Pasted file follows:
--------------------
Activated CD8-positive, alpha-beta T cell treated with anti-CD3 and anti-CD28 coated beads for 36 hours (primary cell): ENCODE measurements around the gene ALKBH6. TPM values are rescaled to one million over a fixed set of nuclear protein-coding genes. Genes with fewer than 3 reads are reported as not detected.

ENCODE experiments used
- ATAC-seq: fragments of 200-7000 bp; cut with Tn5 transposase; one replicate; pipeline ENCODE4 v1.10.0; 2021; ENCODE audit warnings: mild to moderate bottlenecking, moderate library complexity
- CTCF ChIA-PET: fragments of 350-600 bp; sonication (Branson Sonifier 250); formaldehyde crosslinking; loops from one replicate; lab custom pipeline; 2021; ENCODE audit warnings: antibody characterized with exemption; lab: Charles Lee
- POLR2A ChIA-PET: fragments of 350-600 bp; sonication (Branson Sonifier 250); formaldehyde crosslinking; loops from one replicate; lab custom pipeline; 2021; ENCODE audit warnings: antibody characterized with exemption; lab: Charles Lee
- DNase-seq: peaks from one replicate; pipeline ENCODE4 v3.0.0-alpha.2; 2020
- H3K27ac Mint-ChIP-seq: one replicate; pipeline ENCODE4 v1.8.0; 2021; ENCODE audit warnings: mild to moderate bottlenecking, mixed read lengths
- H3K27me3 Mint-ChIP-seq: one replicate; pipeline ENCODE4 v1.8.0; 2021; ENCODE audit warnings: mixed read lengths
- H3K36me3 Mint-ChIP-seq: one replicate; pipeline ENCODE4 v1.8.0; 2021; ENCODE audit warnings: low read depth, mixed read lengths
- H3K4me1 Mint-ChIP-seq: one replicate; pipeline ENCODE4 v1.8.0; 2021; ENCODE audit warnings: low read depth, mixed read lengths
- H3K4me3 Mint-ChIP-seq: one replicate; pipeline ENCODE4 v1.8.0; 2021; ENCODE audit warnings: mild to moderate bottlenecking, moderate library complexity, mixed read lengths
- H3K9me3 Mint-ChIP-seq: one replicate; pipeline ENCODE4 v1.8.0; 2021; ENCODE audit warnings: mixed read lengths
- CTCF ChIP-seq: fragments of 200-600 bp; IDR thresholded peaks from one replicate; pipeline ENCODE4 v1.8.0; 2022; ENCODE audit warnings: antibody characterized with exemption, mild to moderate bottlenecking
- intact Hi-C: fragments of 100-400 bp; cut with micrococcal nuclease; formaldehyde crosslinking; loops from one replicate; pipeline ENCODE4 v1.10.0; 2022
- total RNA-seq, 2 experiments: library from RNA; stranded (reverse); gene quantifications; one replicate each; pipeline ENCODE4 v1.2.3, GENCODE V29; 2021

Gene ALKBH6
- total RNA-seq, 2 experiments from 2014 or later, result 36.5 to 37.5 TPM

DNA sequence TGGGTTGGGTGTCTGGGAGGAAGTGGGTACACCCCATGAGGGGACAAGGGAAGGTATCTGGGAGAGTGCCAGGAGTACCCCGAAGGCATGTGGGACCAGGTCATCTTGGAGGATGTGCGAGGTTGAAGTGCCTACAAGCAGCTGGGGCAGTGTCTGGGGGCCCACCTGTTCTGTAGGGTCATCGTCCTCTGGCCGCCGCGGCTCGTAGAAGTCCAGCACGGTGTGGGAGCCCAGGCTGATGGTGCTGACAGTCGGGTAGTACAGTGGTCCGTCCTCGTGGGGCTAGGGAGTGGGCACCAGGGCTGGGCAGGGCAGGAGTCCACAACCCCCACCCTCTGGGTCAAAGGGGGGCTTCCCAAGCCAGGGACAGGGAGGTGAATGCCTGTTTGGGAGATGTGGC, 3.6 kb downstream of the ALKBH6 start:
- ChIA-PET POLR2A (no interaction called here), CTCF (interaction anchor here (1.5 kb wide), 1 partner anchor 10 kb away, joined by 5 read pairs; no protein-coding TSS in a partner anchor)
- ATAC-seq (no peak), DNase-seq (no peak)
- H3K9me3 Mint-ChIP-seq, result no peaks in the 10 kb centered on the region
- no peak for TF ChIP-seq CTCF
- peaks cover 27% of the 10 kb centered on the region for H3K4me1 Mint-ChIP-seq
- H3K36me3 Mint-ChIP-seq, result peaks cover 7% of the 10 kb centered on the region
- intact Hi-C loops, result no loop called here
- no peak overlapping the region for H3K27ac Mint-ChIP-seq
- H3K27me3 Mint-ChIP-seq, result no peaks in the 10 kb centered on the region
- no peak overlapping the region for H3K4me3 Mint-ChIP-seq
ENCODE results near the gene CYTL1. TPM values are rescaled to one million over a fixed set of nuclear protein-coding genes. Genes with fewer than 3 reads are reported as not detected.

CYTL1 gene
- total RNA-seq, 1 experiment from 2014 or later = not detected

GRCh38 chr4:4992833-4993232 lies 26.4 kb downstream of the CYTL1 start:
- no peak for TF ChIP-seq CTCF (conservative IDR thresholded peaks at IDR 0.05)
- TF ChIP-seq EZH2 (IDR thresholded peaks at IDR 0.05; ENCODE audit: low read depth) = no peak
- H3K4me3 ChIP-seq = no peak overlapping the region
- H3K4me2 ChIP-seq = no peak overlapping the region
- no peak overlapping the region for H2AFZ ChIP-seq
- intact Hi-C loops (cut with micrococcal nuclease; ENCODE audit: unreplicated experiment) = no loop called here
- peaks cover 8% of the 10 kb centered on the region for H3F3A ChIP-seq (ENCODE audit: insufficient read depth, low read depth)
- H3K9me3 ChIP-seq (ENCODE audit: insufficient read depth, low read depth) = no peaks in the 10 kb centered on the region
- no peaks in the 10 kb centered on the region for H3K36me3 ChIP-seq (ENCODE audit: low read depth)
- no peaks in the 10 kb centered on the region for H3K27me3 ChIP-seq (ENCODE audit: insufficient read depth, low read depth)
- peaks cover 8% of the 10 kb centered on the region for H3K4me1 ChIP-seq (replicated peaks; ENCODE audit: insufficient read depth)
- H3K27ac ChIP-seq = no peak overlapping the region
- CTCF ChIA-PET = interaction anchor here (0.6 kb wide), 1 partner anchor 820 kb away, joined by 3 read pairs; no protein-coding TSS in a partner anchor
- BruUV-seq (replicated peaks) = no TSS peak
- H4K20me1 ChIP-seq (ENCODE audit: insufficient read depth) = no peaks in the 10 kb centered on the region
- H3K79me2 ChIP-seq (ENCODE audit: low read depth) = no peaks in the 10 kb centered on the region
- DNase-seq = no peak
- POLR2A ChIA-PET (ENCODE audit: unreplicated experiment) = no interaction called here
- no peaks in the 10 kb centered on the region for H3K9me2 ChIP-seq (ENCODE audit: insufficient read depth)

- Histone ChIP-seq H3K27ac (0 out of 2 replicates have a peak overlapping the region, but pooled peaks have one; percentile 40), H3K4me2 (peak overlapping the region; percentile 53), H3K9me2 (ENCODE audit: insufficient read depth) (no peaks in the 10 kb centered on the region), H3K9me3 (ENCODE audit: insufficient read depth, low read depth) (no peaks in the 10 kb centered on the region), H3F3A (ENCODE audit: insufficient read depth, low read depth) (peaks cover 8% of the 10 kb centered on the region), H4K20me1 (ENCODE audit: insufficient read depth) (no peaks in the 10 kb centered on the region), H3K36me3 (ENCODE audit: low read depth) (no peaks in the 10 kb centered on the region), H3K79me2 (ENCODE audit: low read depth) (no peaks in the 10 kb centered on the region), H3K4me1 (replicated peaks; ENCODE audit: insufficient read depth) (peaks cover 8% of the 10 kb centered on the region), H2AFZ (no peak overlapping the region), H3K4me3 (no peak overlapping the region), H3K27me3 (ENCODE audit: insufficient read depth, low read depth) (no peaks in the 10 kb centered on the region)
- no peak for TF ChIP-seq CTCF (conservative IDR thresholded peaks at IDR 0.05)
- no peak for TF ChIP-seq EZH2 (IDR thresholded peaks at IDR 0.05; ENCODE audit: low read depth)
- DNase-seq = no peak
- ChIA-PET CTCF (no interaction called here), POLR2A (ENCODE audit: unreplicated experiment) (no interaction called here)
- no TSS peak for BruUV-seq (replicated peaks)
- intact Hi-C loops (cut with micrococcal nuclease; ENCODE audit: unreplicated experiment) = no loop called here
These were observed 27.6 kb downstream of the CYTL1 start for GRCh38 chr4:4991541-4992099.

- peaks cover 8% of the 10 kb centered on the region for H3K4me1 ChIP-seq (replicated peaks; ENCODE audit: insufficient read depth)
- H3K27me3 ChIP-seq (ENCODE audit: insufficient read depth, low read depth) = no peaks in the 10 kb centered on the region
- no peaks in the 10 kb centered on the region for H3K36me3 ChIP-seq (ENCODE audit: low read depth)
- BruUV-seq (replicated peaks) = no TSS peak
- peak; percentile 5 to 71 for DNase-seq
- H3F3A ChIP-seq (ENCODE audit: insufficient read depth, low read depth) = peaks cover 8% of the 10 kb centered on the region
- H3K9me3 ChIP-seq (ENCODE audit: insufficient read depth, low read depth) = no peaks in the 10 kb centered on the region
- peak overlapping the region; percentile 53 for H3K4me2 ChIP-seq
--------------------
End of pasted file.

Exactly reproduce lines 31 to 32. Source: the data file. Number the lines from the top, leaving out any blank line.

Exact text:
- total RNA-seq, 1 experiment from 2014 or later = not detected

GRCh38 chr4:4992833-4993232 lies 26.4 kb downstream of the CYTL1 start: